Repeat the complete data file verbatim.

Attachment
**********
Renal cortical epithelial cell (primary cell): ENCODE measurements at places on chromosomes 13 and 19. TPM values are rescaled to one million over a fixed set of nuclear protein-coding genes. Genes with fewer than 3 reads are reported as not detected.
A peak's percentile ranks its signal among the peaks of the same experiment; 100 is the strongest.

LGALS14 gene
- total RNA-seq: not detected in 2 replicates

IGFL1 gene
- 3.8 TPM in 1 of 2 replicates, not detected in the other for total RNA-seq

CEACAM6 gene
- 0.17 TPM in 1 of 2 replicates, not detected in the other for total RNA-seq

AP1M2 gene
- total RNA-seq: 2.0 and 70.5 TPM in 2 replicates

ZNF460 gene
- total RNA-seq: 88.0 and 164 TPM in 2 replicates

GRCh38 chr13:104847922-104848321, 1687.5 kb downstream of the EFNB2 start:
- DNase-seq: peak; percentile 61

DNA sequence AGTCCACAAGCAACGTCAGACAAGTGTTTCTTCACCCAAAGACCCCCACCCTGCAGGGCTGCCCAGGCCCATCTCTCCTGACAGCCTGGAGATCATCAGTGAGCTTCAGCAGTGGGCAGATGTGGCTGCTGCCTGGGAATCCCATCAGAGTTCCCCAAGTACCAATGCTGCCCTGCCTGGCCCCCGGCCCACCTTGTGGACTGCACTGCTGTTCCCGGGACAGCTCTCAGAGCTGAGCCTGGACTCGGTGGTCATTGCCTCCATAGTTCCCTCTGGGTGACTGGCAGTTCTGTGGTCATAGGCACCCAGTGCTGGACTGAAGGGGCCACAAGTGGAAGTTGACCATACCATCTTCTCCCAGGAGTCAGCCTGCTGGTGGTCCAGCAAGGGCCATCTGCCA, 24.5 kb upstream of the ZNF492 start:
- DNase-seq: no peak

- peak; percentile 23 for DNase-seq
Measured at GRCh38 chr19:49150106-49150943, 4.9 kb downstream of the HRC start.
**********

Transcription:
Renal cortical epithelial cell (primary cell): ENCODE measurements at places on chromosomes 13 and 19. TPM values are rescaled to one million over a fixed set of nuclear protein-coding genes. Genes with fewer than 3 reads are reported as not detected.
A peak's percentile ranks its signal among the peaks of the same experiment; 100 is the strongest.

LGALS14 gene
- total RNA-seq: not detected in 2 replicates

IGFL1 gene
- 3.8 TPM in 1 of 2 replicates, not detected in the other for total RNA-seq

CEACAM6 gene
- 0.17 TPM in 1 of 2 replicates, not detected in the other for total RNA-seq

AP1M2 gene
- total RNA-seq: 2.0 and 70.5 TPM in 2 replicates

ZNF460 gene
- total RNA-seq: 88.0 and 164 TPM in 2 replicates

GRCh38 chr13:104847922-104848321, 1687.5 kb downstream of the EFNB2 start:
- DNase-seq: peak; percentile 61

DNA sequence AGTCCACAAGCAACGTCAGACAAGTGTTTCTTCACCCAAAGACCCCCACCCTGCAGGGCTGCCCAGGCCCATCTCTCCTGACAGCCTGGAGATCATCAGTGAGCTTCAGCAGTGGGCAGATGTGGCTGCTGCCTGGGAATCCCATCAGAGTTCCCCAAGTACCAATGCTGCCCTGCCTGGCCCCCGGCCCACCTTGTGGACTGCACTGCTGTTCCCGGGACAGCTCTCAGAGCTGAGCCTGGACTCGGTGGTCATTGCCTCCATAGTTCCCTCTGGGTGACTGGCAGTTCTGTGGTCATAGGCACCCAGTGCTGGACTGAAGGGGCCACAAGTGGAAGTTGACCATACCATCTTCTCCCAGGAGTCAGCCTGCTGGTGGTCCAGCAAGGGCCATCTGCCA, 24.5 kb upstream of the ZNF492 start:
- DNase-seq: no peak

- peak; percentile 23 for DNase-seq
Measured at GRCh38 chr19:49150106-49150943, 4.9 kb downstream of the HRC start.